We caught a bus through the city and arrived in bright sunshine and 21deg. Our first visit was the vast ‘Oceanografico’, a great display of many enormous aquariums containing fish and sea life from the marine regions all over the globe, complete with several ‘walk through’ glass tunnels and even an underwater restaurant. I’m ok with small fish species in aquariums but have a reservation about the larger animals like beluga whales and walrus being kept in tanks. This visit ended with a well presented dolphin display where, whilst I personally appreciated the prowess of these magnificent mammals, I did have the same reservation on a creature with their intelligence being kept in captivity.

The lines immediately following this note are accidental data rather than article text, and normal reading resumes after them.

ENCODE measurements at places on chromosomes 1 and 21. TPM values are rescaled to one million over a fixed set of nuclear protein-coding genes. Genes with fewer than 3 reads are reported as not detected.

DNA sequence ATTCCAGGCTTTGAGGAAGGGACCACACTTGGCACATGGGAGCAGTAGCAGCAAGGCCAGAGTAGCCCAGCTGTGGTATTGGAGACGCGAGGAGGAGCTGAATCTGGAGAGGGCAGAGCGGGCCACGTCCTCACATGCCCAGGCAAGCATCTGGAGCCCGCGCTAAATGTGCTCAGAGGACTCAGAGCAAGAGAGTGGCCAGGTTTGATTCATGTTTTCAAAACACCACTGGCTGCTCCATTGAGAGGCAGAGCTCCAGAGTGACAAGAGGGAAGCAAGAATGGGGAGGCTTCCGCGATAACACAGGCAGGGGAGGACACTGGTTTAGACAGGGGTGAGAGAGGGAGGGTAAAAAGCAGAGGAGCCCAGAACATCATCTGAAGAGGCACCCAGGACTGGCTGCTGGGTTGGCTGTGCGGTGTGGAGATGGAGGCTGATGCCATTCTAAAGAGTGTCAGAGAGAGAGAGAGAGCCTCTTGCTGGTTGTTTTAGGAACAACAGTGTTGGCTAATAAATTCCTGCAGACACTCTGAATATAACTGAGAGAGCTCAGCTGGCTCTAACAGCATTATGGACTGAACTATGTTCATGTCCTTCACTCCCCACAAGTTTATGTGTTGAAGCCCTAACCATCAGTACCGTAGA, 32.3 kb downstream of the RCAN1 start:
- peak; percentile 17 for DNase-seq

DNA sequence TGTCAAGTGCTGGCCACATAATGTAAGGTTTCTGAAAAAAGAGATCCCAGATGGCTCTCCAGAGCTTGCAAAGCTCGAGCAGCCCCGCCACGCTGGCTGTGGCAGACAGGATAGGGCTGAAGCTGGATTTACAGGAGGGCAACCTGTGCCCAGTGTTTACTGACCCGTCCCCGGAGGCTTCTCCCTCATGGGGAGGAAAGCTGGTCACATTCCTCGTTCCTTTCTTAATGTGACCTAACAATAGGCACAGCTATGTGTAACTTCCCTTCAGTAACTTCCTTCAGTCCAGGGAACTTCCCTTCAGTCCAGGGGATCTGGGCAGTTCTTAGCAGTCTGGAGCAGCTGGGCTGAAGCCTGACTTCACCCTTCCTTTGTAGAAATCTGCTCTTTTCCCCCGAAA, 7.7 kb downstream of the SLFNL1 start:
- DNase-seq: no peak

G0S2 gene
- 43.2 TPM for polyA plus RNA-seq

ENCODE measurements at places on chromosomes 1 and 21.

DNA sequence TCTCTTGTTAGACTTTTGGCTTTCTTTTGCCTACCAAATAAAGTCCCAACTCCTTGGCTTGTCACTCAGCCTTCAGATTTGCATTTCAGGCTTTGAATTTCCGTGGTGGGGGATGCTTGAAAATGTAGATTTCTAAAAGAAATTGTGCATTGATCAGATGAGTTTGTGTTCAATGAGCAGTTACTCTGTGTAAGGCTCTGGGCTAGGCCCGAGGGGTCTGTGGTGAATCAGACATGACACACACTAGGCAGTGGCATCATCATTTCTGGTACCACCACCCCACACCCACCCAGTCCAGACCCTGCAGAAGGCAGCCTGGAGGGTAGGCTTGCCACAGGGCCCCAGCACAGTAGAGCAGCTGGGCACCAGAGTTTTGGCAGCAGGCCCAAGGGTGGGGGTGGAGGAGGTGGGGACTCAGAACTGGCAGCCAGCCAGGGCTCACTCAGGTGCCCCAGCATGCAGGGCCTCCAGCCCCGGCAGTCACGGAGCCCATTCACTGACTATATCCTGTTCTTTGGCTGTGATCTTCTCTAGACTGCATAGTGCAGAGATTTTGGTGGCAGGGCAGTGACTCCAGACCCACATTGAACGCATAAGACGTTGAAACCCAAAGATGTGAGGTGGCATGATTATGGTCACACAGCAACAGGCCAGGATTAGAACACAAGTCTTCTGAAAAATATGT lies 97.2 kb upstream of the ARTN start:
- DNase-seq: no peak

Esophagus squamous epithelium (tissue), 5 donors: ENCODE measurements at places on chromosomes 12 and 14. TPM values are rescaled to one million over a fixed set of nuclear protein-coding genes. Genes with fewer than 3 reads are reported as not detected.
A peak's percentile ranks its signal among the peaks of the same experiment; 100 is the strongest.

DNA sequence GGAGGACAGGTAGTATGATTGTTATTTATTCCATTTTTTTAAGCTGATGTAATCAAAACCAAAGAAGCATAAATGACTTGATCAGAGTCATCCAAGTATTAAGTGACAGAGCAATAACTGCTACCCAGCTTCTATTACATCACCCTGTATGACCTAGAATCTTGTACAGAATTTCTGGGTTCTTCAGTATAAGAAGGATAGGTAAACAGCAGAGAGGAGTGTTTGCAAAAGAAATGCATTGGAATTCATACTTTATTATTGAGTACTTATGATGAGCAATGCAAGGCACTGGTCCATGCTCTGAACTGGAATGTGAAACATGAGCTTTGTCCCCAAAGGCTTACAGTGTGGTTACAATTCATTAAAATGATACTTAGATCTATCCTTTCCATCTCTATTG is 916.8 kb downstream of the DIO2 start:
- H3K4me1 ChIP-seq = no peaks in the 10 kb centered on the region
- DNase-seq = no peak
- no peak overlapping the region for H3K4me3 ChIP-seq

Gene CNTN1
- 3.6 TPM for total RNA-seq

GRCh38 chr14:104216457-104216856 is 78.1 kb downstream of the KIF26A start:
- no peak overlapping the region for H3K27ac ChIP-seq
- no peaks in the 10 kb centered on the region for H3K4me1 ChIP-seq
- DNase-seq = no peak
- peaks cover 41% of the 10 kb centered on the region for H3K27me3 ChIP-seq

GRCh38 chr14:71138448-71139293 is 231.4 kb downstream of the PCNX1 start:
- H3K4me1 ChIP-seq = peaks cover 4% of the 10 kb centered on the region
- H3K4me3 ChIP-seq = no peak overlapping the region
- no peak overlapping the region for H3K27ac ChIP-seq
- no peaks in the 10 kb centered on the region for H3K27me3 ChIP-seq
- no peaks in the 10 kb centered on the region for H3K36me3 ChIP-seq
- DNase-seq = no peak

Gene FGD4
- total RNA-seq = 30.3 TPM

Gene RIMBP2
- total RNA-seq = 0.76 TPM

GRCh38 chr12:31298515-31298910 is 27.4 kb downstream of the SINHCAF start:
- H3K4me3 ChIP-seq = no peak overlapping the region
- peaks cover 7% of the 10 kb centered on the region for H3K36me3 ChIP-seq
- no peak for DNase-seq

Then on to the ‘Museo de las Ciencias’ (science museum), which is mostly dedicated to experiments for youngsters, to introduce them to science. One cute display was a heated enclosure of chickens’ eggs, where the chicks were actually hatching and it was a fascinating sight watching an egg slowly split open and the tiny chick fight its way out, before spending the next twelve hours drying out and recovering. Definitely an ‘aaaawww’ moment!!
The ‘Hemisferic’ is a cinema where educational films are shown and the ‘Palacio des Artes’ is a high spec music and dance concert hall but sadly there were no performances on over this Christmas period. The centre of the area is joined by a great walkway, the ’Umbracle’, which was 18 metre curved arches over a central walkway of trees. A very impressive area.
We returned to the city around 7.30 after quite a full day and went out for another tapas based meal before crashing out for a reasonable (yes the South Americans had left) night’s sleep.